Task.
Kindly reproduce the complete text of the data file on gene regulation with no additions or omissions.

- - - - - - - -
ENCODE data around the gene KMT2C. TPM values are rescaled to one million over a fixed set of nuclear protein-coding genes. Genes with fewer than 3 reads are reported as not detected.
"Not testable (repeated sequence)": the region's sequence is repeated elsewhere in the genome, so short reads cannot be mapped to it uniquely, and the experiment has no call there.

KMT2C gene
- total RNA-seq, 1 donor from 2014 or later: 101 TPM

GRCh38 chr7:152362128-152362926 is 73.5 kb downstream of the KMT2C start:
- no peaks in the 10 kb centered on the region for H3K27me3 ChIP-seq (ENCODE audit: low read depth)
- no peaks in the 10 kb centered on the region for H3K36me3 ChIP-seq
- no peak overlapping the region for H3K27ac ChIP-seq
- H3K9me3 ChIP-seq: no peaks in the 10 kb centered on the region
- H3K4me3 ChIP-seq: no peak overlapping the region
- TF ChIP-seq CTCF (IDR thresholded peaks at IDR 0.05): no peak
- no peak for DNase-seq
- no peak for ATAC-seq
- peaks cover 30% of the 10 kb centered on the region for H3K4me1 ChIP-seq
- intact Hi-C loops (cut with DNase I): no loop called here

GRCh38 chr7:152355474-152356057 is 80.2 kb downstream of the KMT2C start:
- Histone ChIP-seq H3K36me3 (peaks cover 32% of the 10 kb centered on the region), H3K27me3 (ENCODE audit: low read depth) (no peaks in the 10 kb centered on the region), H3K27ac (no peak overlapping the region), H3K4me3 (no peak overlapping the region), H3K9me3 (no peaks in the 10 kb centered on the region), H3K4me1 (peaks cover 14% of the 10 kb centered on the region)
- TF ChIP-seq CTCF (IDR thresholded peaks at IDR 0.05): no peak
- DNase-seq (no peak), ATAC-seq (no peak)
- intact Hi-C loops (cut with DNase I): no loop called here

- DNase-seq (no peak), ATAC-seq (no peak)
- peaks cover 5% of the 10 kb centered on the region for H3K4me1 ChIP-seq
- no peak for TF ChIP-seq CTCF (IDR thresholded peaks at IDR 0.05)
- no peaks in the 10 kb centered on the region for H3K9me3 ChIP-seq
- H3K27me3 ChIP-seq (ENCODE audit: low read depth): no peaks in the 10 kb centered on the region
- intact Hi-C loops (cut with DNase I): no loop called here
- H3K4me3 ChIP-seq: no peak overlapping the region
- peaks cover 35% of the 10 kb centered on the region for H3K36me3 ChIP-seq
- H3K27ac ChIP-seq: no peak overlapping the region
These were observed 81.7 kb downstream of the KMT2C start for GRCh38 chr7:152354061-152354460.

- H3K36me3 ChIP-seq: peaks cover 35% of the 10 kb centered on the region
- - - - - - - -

ENCODE data around the gene KMT2C. TPM values are rescaled to one million over a fixed set of nuclear protein-coding genes. Genes with fewer than 3 reads are reported as not detected.
"Not testable (repeated sequence)": the region's sequence is repeated elsewhere in the genome, so short reads cannot be mapped to it uniquely, and the experiment has no call there.

KMT2C gene
- total RNA-seq, 1 donor from 2014 or later: 101 TPM

GRCh38 chr7:152362128-152362926 is 73.5 kb downstream of the KMT2C start:
- no peaks in the 10 kb centered on the region for H3K27me3 ChIP-seq (ENCODE audit: low read depth)
- no peaks in the 10 kb centered on the region for H3K36me3 ChIP-seq
- no peak overlapping the region for H3K27ac ChIP-seq
- H3K9me3 ChIP-seq: no peaks in the 10 kb centered on the region
- H3K4me3 ChIP-seq: no peak overlapping the region
- TF ChIP-seq CTCF (IDR thresholded peaks at IDR 0.05): no peak
- no peak for DNase-seq
- no peak for ATAC-seq
- peaks cover 30% of the 10 kb centered on the region for H3K4me1 ChIP-seq
- intact Hi-C loops (cut with DNase I): no loop called here

GRCh38 chr7:152355474-152356057 is 80.2 kb downstream of the KMT2C start:
- Histone ChIP-seq H3K36me3 (peaks cover 32% of the 10 kb centered on the region), H3K27me3 (ENCODE audit: low read depth) (no peaks in the 10 kb centered on the region), H3K27ac (no peak overlapping the region), H3K4me3 (no peak overlapping the region), H3K9me3 (no peaks in the 10 kb centered on the region), H3K4me1 (peaks cover 14% of the 10 kb centered on the region)
- TF ChIP-seq CTCF (IDR thresholded peaks at IDR 0.05): no peak
- DNase-seq (no peak), ATAC-seq (no peak)
- intact Hi-C loops (cut with DNase I): no loop called here

- DNase-seq (no peak), ATAC-seq (no peak)
- peaks cover 5% of the 10 kb centered on the region for H3K4me1 ChIP-seq
- no peak for TF ChIP-seq CTCF (IDR thresholded peaks at IDR 0.05)
- no peaks in the 10 kb centered on the region for H3K9me3 ChIP-seq
- H3K27me3 ChIP-seq (ENCODE audit: low read depth): no peaks in the 10 kb centered on the region
- intact Hi-C loops (cut with DNase I): no loop called here
- H3K4me3 ChIP-seq: no peak overlapping the region
- peaks cover 35% of the 10 kb centered on the region for H3K36me3 ChIP-seq
- H3K27ac ChIP-seq: no peak overlapping the region
These were observed 81.7 kb downstream of the KMT2C start for GRCh38 chr7:152354061-152354460.

- H3K36me3 ChIP-seq: peaks cover 35% of the 10 kb centered on the region